The Kenya shilling was firm yesterday, exchanging at 103.65/85 per dollar, after experiencing excessive demand from energy and manufacturing products importers last week.
Analysts, though, predict that the shilling will slide to 107/110 per dollar during the year because of global concerns. Financial advisory firm Cytonn Investment said the US Fed rate hike is expected to strengthen the dollar in the international market and, together with increasing oil prices, will have a huge impact on the shilling.
Meanwhile, the value of the UK pound fell to a two-month low against major currencies after Prime Minister Theresa May signalled the UK would pursue a so-called “hard Brexit” from the EU.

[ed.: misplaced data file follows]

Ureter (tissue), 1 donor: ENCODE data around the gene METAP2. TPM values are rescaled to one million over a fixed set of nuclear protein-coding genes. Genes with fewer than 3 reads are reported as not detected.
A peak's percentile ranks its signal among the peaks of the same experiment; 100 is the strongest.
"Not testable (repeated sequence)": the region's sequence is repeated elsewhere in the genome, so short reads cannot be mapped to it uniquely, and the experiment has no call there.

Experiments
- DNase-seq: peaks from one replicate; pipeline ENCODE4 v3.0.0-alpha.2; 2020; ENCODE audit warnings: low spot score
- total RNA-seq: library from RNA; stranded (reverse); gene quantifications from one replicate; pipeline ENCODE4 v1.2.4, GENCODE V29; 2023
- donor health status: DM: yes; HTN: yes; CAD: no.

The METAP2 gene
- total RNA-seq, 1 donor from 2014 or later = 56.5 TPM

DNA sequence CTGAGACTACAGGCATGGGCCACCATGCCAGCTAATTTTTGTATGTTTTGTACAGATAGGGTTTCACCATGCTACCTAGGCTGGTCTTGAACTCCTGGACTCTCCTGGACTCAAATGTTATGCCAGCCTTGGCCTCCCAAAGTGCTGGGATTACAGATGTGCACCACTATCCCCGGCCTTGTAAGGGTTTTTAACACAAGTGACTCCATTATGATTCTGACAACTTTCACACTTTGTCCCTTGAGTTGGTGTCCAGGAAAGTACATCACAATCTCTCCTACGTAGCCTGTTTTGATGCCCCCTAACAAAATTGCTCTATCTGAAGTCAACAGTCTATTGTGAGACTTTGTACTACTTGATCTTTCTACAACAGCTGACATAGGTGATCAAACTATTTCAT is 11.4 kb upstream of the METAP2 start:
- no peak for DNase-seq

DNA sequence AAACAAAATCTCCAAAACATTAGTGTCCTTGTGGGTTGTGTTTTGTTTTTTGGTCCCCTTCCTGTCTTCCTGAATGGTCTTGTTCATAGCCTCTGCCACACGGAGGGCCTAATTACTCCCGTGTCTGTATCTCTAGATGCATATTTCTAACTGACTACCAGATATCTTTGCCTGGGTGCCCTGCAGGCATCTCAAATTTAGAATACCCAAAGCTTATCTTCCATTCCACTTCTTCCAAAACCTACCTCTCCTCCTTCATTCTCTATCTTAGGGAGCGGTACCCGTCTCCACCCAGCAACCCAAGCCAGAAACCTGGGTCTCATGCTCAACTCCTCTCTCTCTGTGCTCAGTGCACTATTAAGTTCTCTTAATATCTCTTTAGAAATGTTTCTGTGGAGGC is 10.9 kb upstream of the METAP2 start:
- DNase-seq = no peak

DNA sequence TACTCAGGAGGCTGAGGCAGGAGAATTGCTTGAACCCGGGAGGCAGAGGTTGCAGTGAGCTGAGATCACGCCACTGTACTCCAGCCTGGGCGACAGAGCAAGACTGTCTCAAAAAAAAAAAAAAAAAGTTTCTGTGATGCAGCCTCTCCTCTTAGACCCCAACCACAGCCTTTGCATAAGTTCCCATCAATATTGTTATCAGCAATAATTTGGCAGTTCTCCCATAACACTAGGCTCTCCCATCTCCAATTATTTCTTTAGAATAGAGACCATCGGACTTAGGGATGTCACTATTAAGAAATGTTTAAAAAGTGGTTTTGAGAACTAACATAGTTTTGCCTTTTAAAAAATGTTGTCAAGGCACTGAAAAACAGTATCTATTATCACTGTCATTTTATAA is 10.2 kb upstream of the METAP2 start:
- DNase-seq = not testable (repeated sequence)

Sterling fell about one per cent across the board. May told Sky News on Sunday that she wanted the best possible deal for leaving the EU, but she dismissed the idea that the UK could “keep bits of membership”.
“We’re leaving. We’re coming out. We’re not going to be a member of the EU any longer,” she said. Commentators interpreted this as meaning that May would not seek to keep the UK in the EU’s single market, with radical consequences for the country’s economy.